It’s the evening of my third day in Mexico City, and I’m spent. I’m homesick, I’m exhausted, my nervous system is kind of shot, and I’m also really glad to be here. All of that can be true at the same time.
That might be kind of a theme or lesson of this year for me – the ways that I can have thoughts and feelings at the same time that don’t seem to line up very well. I can love someone and not like them very much on a given day. I can be deeply tired and sad while still holding a lot of joy and gratitude. It’s a big, ongoing lesson. And this trip is another opportunity on that path.
This is my first international travel since the pandemic, and I suspect I underestimated the impact that the past few years have had on my system. I used to consider myself a pretty savvy international traveler. And maybe I still do? I don’t know.
Tonight, I’m sleep deprived and wiped out from three days of sensory overload and questioning whether this kind of travel is actually appealing to me anymore.
Maybe I’m getting old – I’m here to celebrate my 40th birthday, after all. Maybe the trauma of a global pandemic and a year of isolation have changed me in ways that I haven’t fully realized. I’m not sure.
But today is the day of the trip where I’m sad and missing home and kind of overwhelmed by the prospect of another five days of shitty sleep and too much food and so many unfamiliar things.
And that’s okay. This trip is type two fun. It’s hard. It’s also awesome. Both of those things can be true. And I get the opportunity to be gentle with myself around it.
After a very overwhelming tour of several of the local markets this morning, I spent the day lounging around the Airbnb in my pajamas – too exhausted and over-stimulated to leave again. Our guide took us on a local bus and the metro, both of which felt entirely safe but also completely overwhelming. There was SO much happening in those spaces – the markets, the public transport – I didn’t even have the wherewithal to take any pictures to illustrate. I was just moving on autopilot and trying not to freak out while I moved through the experience.
International travel highlights the things I take for granted in my daily living, which can sometimes make me feel like a privileged jerk. But I also think that’s a good experience to have.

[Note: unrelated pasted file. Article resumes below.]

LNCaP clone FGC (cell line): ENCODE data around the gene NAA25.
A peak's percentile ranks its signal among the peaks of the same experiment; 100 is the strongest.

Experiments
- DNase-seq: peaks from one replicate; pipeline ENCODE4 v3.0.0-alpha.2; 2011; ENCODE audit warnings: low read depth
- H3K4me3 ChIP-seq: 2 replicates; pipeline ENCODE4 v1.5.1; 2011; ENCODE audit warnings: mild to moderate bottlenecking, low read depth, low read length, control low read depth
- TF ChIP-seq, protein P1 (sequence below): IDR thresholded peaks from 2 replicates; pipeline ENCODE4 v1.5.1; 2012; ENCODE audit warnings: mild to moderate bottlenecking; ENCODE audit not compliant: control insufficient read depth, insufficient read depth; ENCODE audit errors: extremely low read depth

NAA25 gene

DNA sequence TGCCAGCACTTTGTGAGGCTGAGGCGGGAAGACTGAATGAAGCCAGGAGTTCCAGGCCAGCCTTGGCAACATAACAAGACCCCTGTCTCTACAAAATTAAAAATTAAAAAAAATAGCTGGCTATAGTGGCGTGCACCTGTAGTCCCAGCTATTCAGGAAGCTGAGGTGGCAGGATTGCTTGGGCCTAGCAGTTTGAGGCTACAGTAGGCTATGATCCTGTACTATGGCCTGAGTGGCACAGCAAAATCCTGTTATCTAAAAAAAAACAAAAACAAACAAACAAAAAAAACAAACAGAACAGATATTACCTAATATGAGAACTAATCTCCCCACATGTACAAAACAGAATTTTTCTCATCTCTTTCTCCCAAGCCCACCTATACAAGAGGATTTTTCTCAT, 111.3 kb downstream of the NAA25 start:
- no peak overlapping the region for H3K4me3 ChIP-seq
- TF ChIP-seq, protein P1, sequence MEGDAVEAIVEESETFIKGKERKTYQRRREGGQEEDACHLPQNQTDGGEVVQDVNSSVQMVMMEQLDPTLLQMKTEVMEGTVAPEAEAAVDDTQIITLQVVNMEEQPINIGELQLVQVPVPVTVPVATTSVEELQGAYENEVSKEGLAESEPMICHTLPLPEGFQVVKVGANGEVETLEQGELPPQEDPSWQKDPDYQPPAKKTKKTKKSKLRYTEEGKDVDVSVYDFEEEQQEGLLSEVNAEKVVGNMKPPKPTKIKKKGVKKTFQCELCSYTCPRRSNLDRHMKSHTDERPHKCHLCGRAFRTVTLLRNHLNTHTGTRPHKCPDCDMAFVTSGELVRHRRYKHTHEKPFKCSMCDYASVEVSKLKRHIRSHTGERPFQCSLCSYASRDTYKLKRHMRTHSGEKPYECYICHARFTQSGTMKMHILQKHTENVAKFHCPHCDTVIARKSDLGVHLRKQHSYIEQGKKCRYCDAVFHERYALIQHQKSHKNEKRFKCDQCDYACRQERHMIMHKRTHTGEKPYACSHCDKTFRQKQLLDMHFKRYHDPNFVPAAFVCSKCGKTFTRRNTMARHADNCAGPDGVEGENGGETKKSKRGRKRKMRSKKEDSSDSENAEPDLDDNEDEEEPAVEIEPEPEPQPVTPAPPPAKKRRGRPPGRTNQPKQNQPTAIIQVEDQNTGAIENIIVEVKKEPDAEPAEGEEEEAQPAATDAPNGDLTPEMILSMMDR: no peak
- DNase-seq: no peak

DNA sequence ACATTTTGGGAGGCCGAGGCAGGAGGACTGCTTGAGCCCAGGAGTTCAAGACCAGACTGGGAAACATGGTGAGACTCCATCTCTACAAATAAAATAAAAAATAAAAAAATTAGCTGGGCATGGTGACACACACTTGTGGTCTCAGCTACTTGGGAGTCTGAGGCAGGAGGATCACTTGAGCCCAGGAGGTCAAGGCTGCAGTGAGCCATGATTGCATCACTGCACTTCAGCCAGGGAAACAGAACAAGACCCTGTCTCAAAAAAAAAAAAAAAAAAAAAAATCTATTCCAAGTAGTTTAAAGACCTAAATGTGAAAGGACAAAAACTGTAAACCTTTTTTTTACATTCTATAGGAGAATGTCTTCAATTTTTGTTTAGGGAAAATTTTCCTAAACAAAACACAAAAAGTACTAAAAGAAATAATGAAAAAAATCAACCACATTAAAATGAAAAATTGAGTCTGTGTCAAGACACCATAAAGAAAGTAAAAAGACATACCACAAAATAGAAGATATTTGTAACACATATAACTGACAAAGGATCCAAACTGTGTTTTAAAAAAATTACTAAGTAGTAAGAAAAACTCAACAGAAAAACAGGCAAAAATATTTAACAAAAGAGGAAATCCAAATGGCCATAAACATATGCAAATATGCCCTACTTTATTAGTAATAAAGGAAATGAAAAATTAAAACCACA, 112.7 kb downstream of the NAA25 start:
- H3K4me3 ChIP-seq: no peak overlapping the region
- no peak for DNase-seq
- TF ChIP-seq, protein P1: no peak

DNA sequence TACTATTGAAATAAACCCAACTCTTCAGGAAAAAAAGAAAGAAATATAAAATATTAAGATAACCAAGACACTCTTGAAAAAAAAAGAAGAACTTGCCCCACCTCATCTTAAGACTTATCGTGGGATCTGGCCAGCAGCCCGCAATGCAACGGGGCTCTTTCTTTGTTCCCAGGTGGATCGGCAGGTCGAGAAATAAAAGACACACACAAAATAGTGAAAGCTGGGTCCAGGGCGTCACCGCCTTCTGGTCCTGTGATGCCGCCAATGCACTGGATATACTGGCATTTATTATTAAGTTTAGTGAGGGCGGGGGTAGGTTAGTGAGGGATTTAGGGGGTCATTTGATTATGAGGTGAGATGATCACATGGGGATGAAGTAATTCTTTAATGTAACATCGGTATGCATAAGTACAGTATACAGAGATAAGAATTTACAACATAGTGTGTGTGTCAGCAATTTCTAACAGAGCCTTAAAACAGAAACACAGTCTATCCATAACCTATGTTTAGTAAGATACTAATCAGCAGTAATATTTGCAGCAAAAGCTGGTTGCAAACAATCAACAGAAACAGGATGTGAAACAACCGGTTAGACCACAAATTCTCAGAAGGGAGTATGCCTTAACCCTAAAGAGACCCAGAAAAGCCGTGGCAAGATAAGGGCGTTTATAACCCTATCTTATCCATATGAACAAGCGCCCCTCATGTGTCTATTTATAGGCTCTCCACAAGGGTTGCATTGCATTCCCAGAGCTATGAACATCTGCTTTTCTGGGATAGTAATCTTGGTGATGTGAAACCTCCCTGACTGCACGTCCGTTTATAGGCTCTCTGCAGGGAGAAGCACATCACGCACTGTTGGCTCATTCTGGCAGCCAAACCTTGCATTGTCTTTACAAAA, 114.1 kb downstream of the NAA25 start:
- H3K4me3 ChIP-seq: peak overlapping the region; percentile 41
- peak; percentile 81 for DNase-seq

Something I take for granted in my daily life is personal space. In the U.S. people generally give each other a bubble of space that my system feels comfortable with. Today, that bubble was shattered over and over and over, and I needed to give myself a break afterward. And that’s okay.
I’m writing this because I need to hear it. It can be so hard to feel like I’m “wasting” time when I travel and just want some down time. I’m not good at down time in general – let alone when I’m in a place for a limited amount of time.
But all time is limited when you think about it. And I think I always struggle with being still, with letting myself not have to constantly be on the move.
When I ask people about their trips, I rarely hear people talk about how hard it was. How they had a weeping meltdown in their hotel room or the bathroom of a restaurant. How they almost had a panic attack in a public market because there was just so much stimulation – sounds, smells, bodies, disorientation. But that does tend to be a part of my travel experience that I can forget or feel guilty about.
The reality, though, is that I have ADHD, and I’m a highly sensitive person. So this is a lot for me, and that’s not a moral failing on my part. And I’m doing it anyway. I’m struggling but not complaining about it – just acknowledging it and doing my best to take care of myself.
I’m also grateful for the opportunity and the experience and the perspective this is offering now and will continue to offer when I’m better rested and can look back on things. I don’t have to feel guilty about having a hard time. I don’t have to pretend everything is going swimmingly.
It’s been an amazing trip, and I’m sure it will continue to be. Just, sometimes, amazing doesn’t mean pleasurable or easy. Sometimes amazing is hard.